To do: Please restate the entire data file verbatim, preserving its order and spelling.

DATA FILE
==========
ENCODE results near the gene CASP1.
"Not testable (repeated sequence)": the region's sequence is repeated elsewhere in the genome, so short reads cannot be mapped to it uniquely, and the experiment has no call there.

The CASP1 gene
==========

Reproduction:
ENCODE results near the gene CASP1.
"Not testable (repeated sequence)": the region's sequence is repeated elsewhere in the genome, so short reads cannot be mapped to it uniquely, and the experiment has no call there.

The CASP1 gene